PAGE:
As I’ve been working deals for both new and existing homes during this busy summer season, I want to share some important insights as it relates to new home purchases. Owning a new home can be a great way to get exactly what you want, but it does come with some “watch-out” scenarios of which buyers should be aware. They can cost you more than you expect.
- Who’s really paying for this Incentive?
Well, clearly you are. It’s in there somewhere as builders are in the business of making money, not giving away homes. Whether in a 1% higher house price, slightly higher fees or a half point higher interest rate over the term of the loan – you will pay for it somehow. Since none of us are naïve enough to expect to get something for free, make sure you understand how you are covering for the total cost of these incentives over the term of the loan. It’s reasonable to pay for incentives somewhere, but make sure you know how much they are really going to cost you.
- Bring a Realtor
It seems like common sense, but it’s always smart to bring a Realtor no matter how much the builder’s sales agent says you can save. A Realtor is your first line of defense to ensure you are getting a fair deal and that your rights are protected during the transaction. The second line of defense is your lender. As a mortgage lender, I want you to be in the best program possible because I see it as a long-term relationship versus a single transaction. I do care if you spend too much or get in over your head financially. Even if we cannot do business together, I don’t want you to end up in a loan program that will cause problems later. If you’re thinking about using a builder’s mortgage company, please talk to at least one other lender to make sure you’re getting the loan program you think you are.
- Non-Standard Contract-Why?
If you’ve ever bought an existing home, you’ve probably used a standard contract. In Texas, we have one that was written and approved by the Texas Real Estate Commission (TREC). The purpose of this standard contract is to keep things as straightforward as possible for both the buyer and seller. Builders, however, do not always use this standard contract preferring to have their attorneys write a different version. Why? Well, that’s a great question you should ask your builder. I think if you put the TREC contract side-by-side with the builder’s contract, you will see it was not written with simplicity in mind. Make sure you have your Realtor, and the sales agent, walk you through each piece so you know what you’re committing to before you sign a contract.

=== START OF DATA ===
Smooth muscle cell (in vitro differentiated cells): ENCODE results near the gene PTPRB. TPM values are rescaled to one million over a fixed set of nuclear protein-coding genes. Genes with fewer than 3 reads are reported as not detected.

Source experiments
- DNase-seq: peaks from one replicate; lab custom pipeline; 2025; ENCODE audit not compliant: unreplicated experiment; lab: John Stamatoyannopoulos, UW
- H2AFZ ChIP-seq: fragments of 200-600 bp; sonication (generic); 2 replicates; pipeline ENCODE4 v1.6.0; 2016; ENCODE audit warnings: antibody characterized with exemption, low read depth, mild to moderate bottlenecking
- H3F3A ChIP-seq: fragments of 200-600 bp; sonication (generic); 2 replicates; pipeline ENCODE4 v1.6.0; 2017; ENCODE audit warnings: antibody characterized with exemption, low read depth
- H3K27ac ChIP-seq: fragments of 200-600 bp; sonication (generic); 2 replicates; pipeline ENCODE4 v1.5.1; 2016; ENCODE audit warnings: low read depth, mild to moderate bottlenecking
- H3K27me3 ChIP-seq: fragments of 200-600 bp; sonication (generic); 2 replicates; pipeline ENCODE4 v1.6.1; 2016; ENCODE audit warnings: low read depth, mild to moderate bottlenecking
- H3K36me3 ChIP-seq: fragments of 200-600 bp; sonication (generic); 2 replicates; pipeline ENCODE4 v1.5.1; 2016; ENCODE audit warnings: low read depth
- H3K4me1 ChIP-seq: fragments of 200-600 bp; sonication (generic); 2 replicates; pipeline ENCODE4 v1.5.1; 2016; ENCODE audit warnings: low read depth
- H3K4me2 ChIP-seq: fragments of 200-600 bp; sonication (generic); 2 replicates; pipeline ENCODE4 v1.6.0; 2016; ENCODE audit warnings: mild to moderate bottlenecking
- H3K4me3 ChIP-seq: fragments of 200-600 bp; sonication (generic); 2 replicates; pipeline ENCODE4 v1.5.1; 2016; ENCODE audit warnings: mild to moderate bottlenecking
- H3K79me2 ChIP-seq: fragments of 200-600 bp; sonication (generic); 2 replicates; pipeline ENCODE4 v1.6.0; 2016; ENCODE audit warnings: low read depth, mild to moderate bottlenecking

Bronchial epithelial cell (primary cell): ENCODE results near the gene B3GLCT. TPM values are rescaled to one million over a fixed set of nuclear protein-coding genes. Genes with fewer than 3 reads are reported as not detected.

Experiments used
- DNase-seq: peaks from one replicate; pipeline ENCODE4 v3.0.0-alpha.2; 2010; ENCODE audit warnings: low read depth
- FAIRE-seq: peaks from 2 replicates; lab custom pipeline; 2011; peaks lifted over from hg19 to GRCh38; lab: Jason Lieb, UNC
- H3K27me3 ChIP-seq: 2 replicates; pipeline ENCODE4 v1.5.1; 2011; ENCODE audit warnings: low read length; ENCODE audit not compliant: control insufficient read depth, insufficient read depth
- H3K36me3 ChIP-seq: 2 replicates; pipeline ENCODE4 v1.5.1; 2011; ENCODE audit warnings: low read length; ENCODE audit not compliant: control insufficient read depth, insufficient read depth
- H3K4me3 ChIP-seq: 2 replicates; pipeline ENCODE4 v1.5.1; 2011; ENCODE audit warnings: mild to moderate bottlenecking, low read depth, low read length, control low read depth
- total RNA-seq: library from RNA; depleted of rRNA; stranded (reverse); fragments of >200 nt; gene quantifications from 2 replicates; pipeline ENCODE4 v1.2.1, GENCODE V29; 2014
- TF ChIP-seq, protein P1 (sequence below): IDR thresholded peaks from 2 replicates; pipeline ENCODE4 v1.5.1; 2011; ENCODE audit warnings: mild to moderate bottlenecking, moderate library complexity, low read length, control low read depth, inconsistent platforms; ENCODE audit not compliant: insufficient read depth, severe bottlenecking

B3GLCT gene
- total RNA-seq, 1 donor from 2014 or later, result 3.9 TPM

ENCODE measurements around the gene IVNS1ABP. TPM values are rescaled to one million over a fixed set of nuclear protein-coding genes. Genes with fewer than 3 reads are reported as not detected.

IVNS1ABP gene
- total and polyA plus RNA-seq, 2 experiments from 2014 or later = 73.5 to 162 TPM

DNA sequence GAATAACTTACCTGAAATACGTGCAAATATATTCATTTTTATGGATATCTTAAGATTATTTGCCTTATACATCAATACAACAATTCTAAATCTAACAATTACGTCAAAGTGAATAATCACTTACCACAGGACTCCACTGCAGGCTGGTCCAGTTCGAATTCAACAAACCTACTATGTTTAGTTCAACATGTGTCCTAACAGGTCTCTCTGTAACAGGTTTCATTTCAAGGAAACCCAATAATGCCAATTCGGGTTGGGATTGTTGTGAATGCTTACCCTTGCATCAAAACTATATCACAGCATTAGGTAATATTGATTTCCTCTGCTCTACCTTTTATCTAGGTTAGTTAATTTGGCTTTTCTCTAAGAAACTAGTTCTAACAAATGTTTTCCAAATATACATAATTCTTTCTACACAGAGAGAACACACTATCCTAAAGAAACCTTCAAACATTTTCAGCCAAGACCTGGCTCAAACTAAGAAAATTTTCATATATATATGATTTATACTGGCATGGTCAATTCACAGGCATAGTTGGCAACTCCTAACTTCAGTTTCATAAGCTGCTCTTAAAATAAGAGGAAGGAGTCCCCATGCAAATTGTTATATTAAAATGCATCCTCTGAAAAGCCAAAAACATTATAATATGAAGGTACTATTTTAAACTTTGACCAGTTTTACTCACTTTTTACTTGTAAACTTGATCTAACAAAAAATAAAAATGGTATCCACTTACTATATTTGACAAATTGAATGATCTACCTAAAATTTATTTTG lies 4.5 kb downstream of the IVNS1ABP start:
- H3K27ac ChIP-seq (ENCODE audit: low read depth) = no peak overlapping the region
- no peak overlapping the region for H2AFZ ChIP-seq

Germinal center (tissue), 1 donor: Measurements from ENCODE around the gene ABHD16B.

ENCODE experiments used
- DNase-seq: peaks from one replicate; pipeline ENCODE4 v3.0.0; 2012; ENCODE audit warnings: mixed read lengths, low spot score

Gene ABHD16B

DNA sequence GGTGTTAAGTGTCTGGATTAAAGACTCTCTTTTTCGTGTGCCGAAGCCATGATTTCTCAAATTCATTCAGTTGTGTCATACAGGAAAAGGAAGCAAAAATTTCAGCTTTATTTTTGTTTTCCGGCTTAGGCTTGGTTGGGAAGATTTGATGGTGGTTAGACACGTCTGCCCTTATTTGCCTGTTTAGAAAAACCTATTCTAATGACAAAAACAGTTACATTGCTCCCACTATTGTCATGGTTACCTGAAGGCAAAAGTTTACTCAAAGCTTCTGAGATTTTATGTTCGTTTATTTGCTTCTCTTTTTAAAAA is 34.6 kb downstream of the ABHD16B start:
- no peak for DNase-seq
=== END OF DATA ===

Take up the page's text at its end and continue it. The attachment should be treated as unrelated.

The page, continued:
- Appraised Value – can it really sell for that much?
Each lending company works with a panel of appraisers to assess the value of the homes they finance. With both the builder and their mortgage company dependent on home sales to stay in business, it can create a situation where your interests inadvertently may not be served. I had a new home build situation earlier this year in which a builder’s sales agent told my client that if they had used their mortgage company the property would have appraised. The purpose of an appraisal is to protect you, and the company who is ultimately going to own/service your loan, from paying too much for a property – not just to close a sale.
- Loan Sell-Off
A builder’s mortgage company typically sells off your loan once you close. This further reinforces my previous point: that they have no skin in the game should you have a loan amount for more than your house is really worth in the market. Essentially, they wash their hands of any financial accountability once you close the deal. In addition, you have no say in who services your loan and the customer experience they provide. I recommend you price shop with a bank who will keep and service the loan so you can assess the trade-offs.
- Too much personal info, too many people
Behind the magical curtain of lending, are the standard “rules” set by Fannie Mae/Freddie Mac that all lenders follow regarding loan programs. These rules provide the foundation for all mortgage lending. However, the companies who purchase your loan after you close may have additional requirements known as “overlays.” Since a builder’s mortgage company maybe actively trying to shop your loan needs to several loan “buyers,” you might find yourself being asked for all the additional requirements/overlays for multiple mortgage companies. You could end up providing lots of information, to lots of people, who in the end really didn’t need that information.
Overall, purchasing a new home can give you the kind of home you want without all the hassle of making changes to an existing home. I encourage you to use a Realtor who is savvy in your specific area and has done previous new home transactions. If you are uncertain who to use, I can refer you to a Realtor who is a good fit based upon your needs and preferences. On the financing side, some builders are more competitive than others depending upon the incentives they offer, so it’s important to run the numbers. At a minimum, it’s still a good idea to do at least some level of price comparison in terms of rates and fees with a lender you trust.